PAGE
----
OK, things are starting to roll a little faster here. Delighted this week to see peas in our CSA haul! Still a helluva lot of lettuce (which, truth be told, my belly needs a little a more of). We were a little disappointed in week three, when some of the lettuces had rotty ends, suggesting they'd been picked many days before. Be critical and tell your CSA farmers if you're not happy with the product. Remember that just because they're local farmers, doesn't mean they're perfect. As with any craft, there is a range of quality of finished product, depending on how it's grown and, critically, how it's handled after it's picked. (A friend asked me recently what CSA stands for, so it bears repeating: community supported agriculture.) Usually the farmers are happy to try to do better; it's already really hard work as it is, they certainly don't want that hard work to go to waste any more than you do.
How I've used the abundance beyond salad:
Past two weeks have seen chard, which I've sauteed with onion and garlic, seasoned with salt and pepper and finished with a hit of red wine vinegar at the end. Would love to hear how others cook chard.
Kohlrabi. I absolutely love this raw and since there haven't been many, I cut them into batons and eat them with salt. Try them radish-style with butter and coarse salt.
Roasted beets for a tried and true beet-goat-cheese-walnut salad (I fried the walnuts in canola and used this oil for the vinaigrette).
For your radishes, instead of eating raw, try sauteing them lightly in butter an serving on risotto. Cooked, they're excellent, especially the super peppery ones.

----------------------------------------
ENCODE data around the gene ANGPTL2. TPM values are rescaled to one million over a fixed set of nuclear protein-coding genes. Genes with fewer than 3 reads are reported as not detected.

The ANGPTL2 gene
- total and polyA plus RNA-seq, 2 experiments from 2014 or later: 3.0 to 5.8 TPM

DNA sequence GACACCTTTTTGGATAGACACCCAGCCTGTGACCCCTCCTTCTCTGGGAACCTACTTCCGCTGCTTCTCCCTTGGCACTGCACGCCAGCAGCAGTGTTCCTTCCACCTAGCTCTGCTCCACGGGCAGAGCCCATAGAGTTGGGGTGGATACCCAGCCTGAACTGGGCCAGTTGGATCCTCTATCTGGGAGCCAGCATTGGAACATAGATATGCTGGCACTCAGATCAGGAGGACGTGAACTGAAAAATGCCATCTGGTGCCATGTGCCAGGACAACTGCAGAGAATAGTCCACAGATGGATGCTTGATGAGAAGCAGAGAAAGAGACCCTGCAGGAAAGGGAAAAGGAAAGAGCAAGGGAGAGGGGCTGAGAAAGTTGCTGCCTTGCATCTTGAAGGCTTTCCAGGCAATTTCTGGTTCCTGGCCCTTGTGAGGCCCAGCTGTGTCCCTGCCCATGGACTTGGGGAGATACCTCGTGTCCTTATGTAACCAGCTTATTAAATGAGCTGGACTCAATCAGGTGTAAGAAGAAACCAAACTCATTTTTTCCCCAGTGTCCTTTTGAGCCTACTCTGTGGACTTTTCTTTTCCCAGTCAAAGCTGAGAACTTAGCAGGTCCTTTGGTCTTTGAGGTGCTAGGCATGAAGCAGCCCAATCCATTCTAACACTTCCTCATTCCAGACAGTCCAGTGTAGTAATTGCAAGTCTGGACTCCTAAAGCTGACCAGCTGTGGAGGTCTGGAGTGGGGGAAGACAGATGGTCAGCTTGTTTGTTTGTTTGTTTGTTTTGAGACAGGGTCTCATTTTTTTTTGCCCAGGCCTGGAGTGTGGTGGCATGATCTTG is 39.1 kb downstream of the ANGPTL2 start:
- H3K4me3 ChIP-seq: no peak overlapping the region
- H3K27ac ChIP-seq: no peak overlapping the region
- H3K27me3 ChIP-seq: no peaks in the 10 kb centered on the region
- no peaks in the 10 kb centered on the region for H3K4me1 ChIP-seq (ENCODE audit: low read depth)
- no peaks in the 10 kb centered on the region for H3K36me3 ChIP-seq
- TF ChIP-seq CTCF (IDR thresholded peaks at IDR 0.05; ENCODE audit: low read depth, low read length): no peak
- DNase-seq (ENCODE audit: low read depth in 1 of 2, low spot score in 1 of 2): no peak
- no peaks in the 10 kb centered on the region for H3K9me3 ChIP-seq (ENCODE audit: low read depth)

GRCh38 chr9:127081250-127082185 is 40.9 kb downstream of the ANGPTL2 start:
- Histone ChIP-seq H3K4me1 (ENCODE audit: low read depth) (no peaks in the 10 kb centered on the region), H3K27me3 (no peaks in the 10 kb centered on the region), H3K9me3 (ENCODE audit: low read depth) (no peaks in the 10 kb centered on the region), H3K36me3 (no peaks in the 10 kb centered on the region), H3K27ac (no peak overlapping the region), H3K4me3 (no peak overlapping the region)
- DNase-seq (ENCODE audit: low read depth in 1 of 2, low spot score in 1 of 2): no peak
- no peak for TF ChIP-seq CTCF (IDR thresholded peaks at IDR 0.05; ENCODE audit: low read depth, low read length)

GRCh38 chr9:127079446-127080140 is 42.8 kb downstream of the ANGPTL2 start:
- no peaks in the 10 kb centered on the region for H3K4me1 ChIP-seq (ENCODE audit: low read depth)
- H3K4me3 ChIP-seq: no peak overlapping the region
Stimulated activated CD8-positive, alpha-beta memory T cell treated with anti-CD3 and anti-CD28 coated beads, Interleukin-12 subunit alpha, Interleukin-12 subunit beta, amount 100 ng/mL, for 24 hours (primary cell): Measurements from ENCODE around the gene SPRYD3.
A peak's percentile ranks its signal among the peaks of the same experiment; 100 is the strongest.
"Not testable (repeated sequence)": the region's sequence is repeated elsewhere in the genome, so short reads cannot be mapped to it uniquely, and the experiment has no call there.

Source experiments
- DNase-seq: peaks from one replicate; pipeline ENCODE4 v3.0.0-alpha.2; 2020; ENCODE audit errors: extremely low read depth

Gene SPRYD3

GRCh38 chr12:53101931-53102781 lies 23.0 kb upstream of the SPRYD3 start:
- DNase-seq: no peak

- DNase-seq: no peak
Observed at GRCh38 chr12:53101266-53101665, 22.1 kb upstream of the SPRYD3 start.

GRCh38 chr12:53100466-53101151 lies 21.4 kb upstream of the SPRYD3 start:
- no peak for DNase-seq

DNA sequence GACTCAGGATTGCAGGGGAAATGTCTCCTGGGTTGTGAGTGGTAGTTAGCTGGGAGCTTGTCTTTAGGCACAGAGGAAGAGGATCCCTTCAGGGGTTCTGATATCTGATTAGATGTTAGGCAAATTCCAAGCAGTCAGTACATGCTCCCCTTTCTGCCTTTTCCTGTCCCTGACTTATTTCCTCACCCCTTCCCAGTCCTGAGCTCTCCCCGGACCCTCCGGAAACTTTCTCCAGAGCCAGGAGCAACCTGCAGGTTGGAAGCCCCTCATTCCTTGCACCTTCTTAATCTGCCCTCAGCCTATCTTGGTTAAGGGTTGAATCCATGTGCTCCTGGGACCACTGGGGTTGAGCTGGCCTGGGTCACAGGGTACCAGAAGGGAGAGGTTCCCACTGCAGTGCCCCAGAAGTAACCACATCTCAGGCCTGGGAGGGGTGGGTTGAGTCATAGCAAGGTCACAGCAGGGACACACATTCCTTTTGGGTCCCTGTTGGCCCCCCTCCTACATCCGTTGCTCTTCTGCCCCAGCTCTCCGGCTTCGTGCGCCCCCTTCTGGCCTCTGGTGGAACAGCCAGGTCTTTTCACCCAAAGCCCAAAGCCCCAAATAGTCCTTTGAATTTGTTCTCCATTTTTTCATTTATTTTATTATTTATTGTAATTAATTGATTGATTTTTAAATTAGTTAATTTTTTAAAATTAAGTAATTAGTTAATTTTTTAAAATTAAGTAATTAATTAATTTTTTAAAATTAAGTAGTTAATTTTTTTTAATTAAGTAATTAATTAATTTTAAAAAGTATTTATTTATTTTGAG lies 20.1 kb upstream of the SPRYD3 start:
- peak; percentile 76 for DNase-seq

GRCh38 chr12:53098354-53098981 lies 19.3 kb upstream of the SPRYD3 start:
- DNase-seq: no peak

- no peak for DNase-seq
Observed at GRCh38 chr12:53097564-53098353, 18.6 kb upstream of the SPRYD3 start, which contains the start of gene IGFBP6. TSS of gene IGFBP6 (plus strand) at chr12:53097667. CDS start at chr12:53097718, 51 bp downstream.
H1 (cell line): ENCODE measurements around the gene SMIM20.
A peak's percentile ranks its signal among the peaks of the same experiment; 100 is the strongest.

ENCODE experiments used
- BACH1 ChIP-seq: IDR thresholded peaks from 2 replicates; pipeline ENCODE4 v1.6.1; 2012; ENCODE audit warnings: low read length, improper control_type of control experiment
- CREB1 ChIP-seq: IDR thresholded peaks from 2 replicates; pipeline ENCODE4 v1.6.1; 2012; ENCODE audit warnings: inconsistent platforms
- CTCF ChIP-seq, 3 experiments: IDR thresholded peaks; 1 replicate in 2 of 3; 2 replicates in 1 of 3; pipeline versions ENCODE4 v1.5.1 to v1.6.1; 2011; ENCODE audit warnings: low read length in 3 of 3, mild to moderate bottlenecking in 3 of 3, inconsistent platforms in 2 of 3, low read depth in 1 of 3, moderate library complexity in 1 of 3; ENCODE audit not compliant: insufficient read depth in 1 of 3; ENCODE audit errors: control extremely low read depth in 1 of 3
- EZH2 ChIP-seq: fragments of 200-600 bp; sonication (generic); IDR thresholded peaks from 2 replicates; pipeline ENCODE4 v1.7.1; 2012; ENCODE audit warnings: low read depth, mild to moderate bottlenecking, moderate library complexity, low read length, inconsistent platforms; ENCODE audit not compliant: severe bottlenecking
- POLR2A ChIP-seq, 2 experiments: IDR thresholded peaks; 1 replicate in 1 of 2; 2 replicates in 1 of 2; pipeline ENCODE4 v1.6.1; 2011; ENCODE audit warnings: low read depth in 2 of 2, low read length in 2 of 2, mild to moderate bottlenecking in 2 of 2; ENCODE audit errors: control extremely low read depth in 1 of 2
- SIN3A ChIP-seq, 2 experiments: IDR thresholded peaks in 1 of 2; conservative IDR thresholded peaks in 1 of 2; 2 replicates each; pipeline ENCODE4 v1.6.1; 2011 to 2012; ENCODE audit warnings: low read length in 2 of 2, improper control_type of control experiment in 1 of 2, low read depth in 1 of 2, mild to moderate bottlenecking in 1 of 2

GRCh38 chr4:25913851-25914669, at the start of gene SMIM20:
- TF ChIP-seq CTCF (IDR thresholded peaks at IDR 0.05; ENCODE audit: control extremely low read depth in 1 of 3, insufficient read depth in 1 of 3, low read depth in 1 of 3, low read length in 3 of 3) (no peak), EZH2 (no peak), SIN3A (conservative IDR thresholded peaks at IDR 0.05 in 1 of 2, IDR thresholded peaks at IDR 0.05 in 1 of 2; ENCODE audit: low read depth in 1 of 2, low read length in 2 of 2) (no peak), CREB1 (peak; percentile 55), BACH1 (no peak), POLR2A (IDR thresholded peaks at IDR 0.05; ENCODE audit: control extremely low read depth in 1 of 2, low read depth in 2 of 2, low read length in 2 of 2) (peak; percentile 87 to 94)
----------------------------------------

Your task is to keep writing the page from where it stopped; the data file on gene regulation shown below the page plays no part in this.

Cauliflower, broccoli, potatoes! No problem with these!
Spring Potatoes with Tarragon and Chives
I love this technique for new potatoes. It takes advantage of the fresh herbs that are now in full bloom and can be made up to an hour before serving (gently reheat, serve warm, not piping hot). I believe it's important to cook potatoes gently, so poach rather than boil (unless you've got hungry kids giving you the evil eye, in which case, boil away).
1 pound beautiful potatoes (any variety of thin-skinned potato)
2 ounce butter or to taste
plenty of salt, to taste
freshly ground black pepper
1 tablespoon fresh, lightly chopped tarragon
1 tablespoon minced chives
olive oil to taste (optional)
Cover the potatoes with water and bring to a simmer, then reduce heat to medium low; water can be at an infrequent bubble (just avoid rolling boil that knocks them around), 20-30 minutes.
When they're tender (pierce with a knife, take one out and cut it and taste it if you're unsure), strain them, allow them to cool till you can handle them and peel them (again, if you're in a hurry, you don't have to peel, they're just better if you do). Cut them as desired.
Melt the butter in the same pan you cooked the potatoes in, add the salt and pepper, swirl, add the potatoes, stir gently to coat with butter, add the tarragon and chives, and stir to distribute the herbs. Taste. Add a tablespoon of very flavorful olive oil if desired, more salt if needed. Cover until ready to serve. Gently reheat if you want.